On June 15, 2012 the Department of Homeland Security announced that, as an exercise of its prosecutorial discretion, "certain young people who were brought to this country as children and know only this country as home" will receive relief from the threat of deportation.
The application process is open as of Wednesday, August 15. Applicants will need to file the following forms in order to apply:
These documents are available on the USCIS website.
If you would like to become a client of the Immigrant Law Center of Minnesota, you MUST:
If you have questions, it is likely that you can find the answer here in an extensive FAQ at the USCIS website.
You may request consideration of deferred action for childhood arrivals if you:
ILCM cautions against seeking advice from immigration consultants that are sometimes known as “notarios.” To ensure that you are not putting yourself at risk, you should only seek legal advice from a licensed attorney, preferably an attorney specializing in immigration law. To determine if a person offering legal services is in fact licensed as an attorney in Minnesota, you can visit this website. There, you can also view whether the lawyer has been disciplined. Important: Immigration lawyers do not need to be licensed in Minnesota but must hold a license from at least one state in the U.S., so be sure to ask where your attorney is licensed and check that state’s licensure database. Check our website or Facebook page for updates to this procedure.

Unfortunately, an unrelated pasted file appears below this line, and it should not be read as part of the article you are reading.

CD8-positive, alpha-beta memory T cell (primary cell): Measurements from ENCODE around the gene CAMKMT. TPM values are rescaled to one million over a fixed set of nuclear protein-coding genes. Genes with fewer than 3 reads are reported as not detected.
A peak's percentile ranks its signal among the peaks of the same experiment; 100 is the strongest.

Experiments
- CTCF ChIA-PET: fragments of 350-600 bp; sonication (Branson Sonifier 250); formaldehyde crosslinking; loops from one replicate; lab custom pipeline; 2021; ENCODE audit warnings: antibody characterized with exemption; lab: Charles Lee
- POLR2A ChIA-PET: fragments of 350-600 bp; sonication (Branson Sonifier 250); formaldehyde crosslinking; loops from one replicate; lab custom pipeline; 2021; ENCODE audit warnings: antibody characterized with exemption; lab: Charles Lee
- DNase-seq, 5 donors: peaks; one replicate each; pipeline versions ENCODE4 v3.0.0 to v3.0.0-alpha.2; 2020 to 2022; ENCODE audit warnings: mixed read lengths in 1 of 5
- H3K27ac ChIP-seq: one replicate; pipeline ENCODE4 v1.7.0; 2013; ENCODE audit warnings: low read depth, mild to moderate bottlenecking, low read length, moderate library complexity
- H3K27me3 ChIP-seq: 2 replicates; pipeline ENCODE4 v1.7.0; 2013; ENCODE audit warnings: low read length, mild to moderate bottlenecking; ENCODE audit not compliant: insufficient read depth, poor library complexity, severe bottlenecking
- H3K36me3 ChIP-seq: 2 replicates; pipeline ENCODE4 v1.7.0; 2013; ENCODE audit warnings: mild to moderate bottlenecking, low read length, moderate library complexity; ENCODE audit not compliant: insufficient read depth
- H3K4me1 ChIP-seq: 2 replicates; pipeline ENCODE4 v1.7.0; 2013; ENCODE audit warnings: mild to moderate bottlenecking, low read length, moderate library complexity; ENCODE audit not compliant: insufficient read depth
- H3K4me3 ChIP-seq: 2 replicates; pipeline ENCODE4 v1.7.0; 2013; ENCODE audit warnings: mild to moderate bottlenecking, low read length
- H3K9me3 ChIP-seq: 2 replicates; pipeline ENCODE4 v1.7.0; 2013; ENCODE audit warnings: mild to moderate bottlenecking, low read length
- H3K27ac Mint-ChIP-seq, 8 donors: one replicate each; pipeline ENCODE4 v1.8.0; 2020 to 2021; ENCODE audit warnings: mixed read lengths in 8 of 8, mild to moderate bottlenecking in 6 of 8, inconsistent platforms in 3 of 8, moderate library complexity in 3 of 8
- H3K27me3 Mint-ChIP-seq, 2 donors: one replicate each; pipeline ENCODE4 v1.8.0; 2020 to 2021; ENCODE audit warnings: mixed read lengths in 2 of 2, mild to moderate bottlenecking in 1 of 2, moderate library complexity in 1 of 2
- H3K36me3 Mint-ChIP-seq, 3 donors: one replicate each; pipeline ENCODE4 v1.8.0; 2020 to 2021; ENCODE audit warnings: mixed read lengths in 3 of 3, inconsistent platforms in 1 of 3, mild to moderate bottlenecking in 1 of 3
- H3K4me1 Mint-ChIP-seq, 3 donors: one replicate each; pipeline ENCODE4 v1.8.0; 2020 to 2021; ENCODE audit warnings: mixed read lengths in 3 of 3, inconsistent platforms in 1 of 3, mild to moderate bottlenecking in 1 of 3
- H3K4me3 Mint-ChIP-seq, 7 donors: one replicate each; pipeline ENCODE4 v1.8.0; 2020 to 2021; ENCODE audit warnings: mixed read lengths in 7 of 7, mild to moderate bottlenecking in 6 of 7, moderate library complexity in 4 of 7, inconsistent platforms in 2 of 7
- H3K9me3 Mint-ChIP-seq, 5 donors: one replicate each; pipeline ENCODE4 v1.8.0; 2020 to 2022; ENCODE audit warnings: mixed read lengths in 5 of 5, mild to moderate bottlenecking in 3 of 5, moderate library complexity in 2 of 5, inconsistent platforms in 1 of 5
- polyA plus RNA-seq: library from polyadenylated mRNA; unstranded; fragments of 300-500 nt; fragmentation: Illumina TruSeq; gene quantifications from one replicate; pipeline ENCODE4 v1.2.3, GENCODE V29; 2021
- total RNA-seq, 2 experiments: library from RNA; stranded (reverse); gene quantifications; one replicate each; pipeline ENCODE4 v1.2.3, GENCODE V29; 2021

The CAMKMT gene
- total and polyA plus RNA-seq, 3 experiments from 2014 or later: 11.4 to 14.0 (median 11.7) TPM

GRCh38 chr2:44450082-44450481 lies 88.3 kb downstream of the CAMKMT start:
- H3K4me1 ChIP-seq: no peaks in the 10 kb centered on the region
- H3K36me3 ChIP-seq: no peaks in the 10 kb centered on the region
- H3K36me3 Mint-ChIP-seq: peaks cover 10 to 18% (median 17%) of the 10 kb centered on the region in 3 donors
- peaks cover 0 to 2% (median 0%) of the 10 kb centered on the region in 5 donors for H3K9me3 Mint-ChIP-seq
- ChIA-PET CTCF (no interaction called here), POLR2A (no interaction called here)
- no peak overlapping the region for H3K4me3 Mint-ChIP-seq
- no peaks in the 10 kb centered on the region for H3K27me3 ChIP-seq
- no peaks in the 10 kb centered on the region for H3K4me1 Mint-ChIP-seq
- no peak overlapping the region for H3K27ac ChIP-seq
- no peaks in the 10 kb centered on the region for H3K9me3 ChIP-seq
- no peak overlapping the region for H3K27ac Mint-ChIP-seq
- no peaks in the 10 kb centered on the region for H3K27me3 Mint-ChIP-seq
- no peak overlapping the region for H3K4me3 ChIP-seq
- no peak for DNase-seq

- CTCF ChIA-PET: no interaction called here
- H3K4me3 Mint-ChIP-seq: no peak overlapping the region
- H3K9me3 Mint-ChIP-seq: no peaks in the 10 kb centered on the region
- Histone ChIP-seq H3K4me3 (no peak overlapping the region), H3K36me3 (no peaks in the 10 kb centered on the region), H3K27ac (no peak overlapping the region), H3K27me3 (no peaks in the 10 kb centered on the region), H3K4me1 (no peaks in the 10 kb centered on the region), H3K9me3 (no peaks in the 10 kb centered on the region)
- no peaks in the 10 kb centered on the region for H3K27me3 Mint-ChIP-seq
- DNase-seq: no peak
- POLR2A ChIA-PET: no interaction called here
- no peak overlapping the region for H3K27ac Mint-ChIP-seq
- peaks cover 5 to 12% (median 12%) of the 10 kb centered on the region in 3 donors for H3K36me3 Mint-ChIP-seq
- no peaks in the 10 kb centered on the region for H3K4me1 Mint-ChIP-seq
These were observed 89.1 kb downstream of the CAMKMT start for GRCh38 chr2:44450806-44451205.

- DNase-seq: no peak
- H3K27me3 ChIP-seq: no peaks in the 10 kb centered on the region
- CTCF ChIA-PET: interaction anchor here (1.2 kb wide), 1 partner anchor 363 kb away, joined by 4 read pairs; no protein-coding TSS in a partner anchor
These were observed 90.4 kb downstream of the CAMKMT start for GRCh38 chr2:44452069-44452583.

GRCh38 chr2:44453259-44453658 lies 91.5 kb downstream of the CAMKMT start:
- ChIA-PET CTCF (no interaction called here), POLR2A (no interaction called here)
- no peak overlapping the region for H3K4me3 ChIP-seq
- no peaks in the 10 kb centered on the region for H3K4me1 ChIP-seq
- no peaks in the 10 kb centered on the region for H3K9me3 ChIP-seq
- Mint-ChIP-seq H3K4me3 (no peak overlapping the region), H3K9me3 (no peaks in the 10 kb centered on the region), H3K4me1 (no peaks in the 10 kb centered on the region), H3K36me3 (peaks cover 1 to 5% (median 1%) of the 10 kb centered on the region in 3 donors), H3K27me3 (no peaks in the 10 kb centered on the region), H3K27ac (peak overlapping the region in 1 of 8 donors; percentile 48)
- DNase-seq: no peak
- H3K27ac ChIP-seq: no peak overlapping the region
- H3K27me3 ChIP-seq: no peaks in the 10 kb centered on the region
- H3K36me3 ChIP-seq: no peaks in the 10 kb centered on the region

What you can do:
Before applying, gather documentation that may be required to evaluate whether or not you will be eligible to apply for deferred action. The Immigrant Law Center of Minnesota recommends gathering the following documentation so that you have it ready to review with our office or with another attorney:
- Click here to watch a video in which ILCM Director John Keller addresses the audience at the Navigate/ILCM conference on June 30, 2012. (In Spanish.)